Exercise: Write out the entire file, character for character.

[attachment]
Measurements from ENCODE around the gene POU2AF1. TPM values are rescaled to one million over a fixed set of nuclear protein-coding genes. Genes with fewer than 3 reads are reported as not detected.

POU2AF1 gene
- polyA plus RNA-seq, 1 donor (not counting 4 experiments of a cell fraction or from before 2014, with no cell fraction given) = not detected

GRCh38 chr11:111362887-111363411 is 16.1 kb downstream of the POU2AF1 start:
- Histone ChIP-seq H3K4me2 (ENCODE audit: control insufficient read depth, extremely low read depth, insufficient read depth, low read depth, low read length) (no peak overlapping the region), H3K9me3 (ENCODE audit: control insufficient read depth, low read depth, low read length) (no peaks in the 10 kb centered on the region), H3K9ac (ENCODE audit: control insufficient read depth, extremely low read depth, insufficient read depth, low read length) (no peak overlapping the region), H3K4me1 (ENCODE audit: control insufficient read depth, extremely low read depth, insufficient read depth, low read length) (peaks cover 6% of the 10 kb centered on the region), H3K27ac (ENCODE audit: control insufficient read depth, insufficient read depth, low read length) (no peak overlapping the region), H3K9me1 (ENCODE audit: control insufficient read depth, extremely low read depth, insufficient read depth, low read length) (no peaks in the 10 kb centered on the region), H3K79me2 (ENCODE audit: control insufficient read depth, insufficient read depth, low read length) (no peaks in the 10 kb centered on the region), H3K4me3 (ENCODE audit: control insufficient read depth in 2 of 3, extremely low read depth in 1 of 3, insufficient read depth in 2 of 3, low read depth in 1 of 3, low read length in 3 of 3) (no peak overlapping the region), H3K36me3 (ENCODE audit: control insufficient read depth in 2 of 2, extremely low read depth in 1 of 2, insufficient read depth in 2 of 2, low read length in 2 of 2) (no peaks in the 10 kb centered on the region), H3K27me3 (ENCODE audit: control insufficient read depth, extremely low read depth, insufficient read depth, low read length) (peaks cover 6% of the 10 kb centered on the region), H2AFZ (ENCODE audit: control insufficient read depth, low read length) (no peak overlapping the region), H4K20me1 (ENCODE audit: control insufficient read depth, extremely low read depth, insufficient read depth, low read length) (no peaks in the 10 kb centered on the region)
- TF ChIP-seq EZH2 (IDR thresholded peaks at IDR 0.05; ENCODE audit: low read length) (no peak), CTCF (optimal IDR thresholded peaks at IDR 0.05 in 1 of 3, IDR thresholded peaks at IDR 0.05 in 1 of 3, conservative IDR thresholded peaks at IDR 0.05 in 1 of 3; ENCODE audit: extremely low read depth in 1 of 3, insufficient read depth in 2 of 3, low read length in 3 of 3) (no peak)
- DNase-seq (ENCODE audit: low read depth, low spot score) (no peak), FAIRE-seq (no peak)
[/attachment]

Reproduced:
Measurements from ENCODE around the gene POU2AF1. TPM values are rescaled to one million over a fixed set of nuclear protein-coding genes. Genes with fewer than 3 reads are reported as not detected.

POU2AF1 gene
- polyA plus RNA-seq, 1 donor (not counting 4 experiments of a cell fraction or from before 2014, with no cell fraction given) = not detected

GRCh38 chr11:111362887-111363411 is 16.1 kb downstream of the POU2AF1 start:
- Histone ChIP-seq H3K4me2 (ENCODE audit: control insufficient read depth, extremely low read depth, insufficient read depth, low read depth, low read length) (no peak overlapping the region), H3K9me3 (ENCODE audit: control insufficient read depth, low read depth, low read length) (no peaks in the 10 kb centered on the region), H3K9ac (ENCODE audit: control insufficient read depth, extremely low read depth, insufficient read depth, low read length) (no peak overlapping the region), H3K4me1 (ENCODE audit: control insufficient read depth, extremely low read depth, insufficient read depth, low read length) (peaks cover 6% of the 10 kb centered on the region), H3K27ac (ENCODE audit: control insufficient read depth, insufficient read depth, low read length) (no peak overlapping the region), H3K9me1 (ENCODE audit: control insufficient read depth, extremely low read depth, insufficient read depth, low read length) (no peaks in the 10 kb centered on the region), H3K79me2 (ENCODE audit: control insufficient read depth, insufficient read depth, low read length) (no peaks in the 10 kb centered on the region), H3K4me3 (ENCODE audit: control insufficient read depth in 2 of 3, extremely low read depth in 1 of 3, insufficient read depth in 2 of 3, low read depth in 1 of 3, low read length in 3 of 3) (no peak overlapping the region), H3K36me3 (ENCODE audit: control insufficient read depth in 2 of 2, extremely low read depth in 1 of 2, insufficient read depth in 2 of 2, low read length in 2 of 2) (no peaks in the 10 kb centered on the region), H3K27me3 (ENCODE audit: control insufficient read depth, extremely low read depth, insufficient read depth, low read length) (peaks cover 6% of the 10 kb centered on the region), H2AFZ (ENCODE audit: control insufficient read depth, low read length) (no peak overlapping the region), H4K20me1 (ENCODE audit: control insufficient read depth, extremely low read depth, insufficient read depth, low read length) (no peaks in the 10 kb centered on the region)
- TF ChIP-seq EZH2 (IDR thresholded peaks at IDR 0.05; ENCODE audit: low read length) (no peak), CTCF (optimal IDR thresholded peaks at IDR 0.05 in 1 of 3, IDR thresholded peaks at IDR 0.05 in 1 of 3, conservative IDR thresholded peaks at IDR 0.05 in 1 of 3; ENCODE audit: extremely low read depth in 1 of 3, insufficient read depth in 2 of 3, low read length in 3 of 3) (no peak)
- DNase-seq (ENCODE audit: low read depth, low spot score) (no peak), FAIRE-seq (no peak)